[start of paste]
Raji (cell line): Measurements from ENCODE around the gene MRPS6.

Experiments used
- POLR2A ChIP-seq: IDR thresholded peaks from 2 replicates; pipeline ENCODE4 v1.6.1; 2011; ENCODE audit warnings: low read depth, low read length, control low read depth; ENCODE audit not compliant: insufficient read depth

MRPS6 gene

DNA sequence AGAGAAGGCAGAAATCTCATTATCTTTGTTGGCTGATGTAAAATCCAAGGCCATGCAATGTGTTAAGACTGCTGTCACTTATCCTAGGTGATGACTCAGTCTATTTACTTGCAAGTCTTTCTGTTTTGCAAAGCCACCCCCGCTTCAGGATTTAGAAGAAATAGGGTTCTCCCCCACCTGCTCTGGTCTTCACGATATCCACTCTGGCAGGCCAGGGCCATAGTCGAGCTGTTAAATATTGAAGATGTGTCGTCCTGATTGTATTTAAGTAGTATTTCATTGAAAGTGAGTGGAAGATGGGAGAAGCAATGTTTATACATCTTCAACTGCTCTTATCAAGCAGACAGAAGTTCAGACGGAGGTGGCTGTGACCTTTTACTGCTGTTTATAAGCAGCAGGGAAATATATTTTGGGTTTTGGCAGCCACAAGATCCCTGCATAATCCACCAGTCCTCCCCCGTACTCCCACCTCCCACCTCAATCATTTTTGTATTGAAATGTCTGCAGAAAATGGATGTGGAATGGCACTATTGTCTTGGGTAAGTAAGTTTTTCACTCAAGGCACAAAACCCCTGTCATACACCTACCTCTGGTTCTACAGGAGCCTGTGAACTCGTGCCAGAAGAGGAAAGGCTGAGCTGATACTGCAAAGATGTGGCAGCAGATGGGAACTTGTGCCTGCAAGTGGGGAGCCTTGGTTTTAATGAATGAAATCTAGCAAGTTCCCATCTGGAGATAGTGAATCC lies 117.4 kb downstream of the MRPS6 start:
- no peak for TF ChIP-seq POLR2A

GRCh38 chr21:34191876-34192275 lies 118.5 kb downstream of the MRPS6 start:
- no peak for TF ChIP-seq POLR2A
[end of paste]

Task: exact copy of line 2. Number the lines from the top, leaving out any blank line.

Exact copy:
Experiments used